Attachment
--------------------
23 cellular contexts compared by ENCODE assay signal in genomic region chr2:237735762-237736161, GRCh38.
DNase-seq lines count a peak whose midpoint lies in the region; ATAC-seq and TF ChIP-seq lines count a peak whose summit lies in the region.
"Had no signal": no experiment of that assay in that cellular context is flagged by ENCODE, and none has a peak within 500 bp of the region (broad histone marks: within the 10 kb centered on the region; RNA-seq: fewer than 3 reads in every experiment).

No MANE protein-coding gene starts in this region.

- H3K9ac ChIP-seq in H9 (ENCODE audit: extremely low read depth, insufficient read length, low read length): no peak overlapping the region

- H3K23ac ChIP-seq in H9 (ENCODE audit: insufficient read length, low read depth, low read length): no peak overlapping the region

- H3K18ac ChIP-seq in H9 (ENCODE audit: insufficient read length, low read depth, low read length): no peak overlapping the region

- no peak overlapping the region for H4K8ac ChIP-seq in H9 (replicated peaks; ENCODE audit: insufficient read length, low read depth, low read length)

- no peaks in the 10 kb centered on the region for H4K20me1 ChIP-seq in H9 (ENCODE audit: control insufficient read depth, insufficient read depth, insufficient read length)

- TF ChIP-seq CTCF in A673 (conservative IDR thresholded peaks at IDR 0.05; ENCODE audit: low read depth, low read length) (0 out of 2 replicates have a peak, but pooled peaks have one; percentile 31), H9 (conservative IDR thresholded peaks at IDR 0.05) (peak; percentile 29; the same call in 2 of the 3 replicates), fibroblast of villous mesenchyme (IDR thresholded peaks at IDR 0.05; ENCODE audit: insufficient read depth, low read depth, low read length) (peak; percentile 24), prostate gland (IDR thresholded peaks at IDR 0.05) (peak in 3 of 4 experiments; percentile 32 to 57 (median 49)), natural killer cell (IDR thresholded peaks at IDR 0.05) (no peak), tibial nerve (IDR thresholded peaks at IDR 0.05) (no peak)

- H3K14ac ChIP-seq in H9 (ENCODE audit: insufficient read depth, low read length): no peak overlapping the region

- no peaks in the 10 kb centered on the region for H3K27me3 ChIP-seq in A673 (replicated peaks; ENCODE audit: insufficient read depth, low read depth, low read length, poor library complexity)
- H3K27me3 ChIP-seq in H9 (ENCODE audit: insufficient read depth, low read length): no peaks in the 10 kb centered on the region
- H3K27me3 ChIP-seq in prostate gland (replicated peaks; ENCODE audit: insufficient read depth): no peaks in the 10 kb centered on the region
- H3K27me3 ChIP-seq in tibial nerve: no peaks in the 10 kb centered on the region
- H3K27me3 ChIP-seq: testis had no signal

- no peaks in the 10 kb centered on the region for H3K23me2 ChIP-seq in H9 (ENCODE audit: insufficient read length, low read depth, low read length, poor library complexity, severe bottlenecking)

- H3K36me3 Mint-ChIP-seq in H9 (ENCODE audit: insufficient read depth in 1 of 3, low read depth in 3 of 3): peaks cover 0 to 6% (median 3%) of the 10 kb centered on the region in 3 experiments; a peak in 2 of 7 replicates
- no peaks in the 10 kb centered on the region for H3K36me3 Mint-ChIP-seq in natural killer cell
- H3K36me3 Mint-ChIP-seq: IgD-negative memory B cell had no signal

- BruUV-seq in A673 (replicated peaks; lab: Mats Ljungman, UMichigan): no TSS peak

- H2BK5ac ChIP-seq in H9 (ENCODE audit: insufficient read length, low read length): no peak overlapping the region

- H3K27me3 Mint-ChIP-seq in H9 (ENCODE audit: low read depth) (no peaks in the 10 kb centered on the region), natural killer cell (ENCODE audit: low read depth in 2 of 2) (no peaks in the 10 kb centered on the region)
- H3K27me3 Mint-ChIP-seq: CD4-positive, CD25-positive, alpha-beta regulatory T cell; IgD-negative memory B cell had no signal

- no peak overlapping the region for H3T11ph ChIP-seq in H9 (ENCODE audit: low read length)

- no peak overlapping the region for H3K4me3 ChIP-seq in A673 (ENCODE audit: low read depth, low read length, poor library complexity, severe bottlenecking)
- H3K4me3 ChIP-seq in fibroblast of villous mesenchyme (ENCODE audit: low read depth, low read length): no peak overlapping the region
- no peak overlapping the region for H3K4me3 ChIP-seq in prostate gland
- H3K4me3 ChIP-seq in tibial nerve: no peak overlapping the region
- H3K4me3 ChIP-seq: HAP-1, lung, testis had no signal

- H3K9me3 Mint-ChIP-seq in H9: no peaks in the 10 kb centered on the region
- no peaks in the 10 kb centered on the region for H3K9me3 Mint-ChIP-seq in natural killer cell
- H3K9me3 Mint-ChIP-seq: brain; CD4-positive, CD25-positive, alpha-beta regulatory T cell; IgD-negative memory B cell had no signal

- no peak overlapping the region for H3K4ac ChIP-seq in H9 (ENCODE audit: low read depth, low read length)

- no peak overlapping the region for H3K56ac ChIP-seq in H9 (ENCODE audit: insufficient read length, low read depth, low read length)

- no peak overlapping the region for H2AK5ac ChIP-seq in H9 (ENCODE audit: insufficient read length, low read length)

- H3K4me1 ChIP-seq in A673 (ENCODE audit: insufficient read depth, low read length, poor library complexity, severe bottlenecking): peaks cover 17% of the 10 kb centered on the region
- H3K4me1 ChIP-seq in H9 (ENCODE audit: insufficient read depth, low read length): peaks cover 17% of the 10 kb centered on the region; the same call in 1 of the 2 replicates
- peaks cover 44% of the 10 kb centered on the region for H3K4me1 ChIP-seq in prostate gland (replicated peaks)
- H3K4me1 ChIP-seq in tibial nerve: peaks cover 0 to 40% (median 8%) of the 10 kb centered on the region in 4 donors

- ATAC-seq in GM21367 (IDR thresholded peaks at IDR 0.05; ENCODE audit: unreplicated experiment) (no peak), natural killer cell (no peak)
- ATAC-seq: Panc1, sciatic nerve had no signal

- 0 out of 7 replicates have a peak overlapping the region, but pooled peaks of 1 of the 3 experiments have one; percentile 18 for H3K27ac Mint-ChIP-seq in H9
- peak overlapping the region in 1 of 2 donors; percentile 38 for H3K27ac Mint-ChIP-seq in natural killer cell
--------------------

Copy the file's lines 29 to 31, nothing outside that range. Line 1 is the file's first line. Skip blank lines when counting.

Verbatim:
- H3K4me3 ChIP-seq in tibial nerve: no peak overlapping the region
- H3K4me3 ChIP-seq: HAP-1, lung, testis had no signal

- H3K9me3 Mint-ChIP-seq in H9: no peaks in the 10 kb centered on the region